Risso's dolphin

Kingdom: Animalia
Phylum: Chordata
Class: Mammalia
Order: Cetartiodactyla
Infraorder: Cetacea
Parvorder: Odontoceti
Family: Delphinidae
Genus: Grampus
Species: Grampus griseus (Cuvier, 1812)


Adults of both sexes reach about 4 meters in length and weigh about 500 kg. The body is well-proportioned, the rostrum absent, and the forehead convex but not globular as in pilot whales. Throughout life, the livery discolors, and in the elderly, the head may turn completely white. Adults have visible light scratches on the skin, especially on the front part of the body, which contribute to their white coloration. Newborns are dark, blackish-brown in coloration.

The Risso's dolphins form small groups of 7-15 individuals that often thin out while searching for food. They feed mainly on cephalopods but also occasionally on small fish. From their stomach contents, it has been observed that they feed on neritic species belonging to the Teuthidae family.

Risso's dolphins are cetaceans abundant in tropical and temperate waters of the world's oceans and generally live on the continental shelf escarpment. In the Mediterranean, the species is described as predominantly pelagic, living between 500 and 2000 meters, with a preference for the upper part of the continental slope between 500 and 1000 meters.

Mediterranean Conservation Status

In 2021, the Mediterranean subpopulation of Risso's dolphins moved from the Data Deficient category to Endangered on the IUCN Red List due to an assumed reduction of more than 50 percent in the number of individuals, calculated over a 10-year period.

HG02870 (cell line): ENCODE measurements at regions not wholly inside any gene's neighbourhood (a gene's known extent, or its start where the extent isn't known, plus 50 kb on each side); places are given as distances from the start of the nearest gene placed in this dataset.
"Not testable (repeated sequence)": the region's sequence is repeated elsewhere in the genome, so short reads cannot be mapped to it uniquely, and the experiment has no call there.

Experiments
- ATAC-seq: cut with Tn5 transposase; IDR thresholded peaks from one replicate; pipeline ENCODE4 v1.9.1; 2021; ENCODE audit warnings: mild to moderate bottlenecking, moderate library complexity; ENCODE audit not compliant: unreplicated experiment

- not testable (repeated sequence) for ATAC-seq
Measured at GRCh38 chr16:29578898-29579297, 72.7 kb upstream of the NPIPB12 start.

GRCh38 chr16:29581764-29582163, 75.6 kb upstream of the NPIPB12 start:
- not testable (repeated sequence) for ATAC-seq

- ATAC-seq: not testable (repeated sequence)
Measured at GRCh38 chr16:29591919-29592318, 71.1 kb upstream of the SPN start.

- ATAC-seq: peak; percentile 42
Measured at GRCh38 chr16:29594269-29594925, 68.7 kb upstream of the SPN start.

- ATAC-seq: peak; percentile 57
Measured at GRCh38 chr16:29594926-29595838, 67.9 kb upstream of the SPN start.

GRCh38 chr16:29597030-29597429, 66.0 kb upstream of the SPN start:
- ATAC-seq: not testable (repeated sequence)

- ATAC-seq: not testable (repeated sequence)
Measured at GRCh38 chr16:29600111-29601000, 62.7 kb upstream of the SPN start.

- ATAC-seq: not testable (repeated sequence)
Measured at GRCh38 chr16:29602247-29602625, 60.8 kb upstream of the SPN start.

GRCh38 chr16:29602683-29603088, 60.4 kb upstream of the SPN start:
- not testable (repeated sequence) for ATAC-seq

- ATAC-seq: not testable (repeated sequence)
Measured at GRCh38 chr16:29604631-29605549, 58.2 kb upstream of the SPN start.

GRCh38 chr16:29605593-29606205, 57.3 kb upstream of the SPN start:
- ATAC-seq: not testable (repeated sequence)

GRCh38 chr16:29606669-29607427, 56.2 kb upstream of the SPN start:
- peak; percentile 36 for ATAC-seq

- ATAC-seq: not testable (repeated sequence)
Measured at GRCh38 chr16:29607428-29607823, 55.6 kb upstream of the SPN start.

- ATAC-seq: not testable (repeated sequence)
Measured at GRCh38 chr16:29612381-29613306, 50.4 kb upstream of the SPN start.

The most significant threat in the Mediterranean Sea is bycatch; in Spain and Italy, the fishing gears involved are longline systems and gill nets. Other potential problems include disturbance by boats and ingestion of plastic. Although there is no evidence of Risso's dolphin strandings directly linked to noise pollution in the Mediterranean, the species, being a pelagic deep-diver, is considered at risk. Like other odontocetes in the Mediterranean, Riss's dolphins are also impacted by chemical pollution.

Listed in
CMS App. II (North Sea, Baltic Sea, and Mediterranean populations)
Bern Convention App. II
Barcelona Convention, SPA/BD Protocol, Annex II
EU Habitats Directive, Annex IV

Global status
Least Concern

The local population

The Risso's dolphin is a rare species in the study area and is not present (or not sighted) every year. However, over time it has been possible, thanks to photo identification, to catalog a total of 45 individuals.

Some animals show strong site fidelity; ten individuals, in particular, have been frequenting the study area for 16 years. Photo-identification analyses on scars and scratches also verified the stability of these marks over time, which are therefore valid for long-term photo-identification.

In the waters of Ischia, grampus have been the subject of a severe episode of anthropogenic disturbance, due to interactions with the numerous recreational boats. The boats unintentionally "pushed" the animals toward land, bottling them up and putting them at risk of stranding.

Risso's dolphins frequent both the slope environment, more offshore with depths of 500/600m, and the coastal environment of the island of Ischia.


The acoustic repertoire of the grampus is still poorly studied. The species, like other delphinids, emits both clicks, whistles, and pulsed sounds.
Whistles are rarer and emitted at frequencies between 5 and 20 kHz; the species also emits low-frequency vocalizations with a powerful harmonic component.

Our study seeks to characterize the acoustic behavior of grampuses in the study area to define a vocal catalog of the repertoire of this population. The objectives of the study include: describing combinations of whistles and pulse sounds, determining whether acoustic behavior is characteristic of various behavioral states, and defining how group size and composition affect vocalization rate.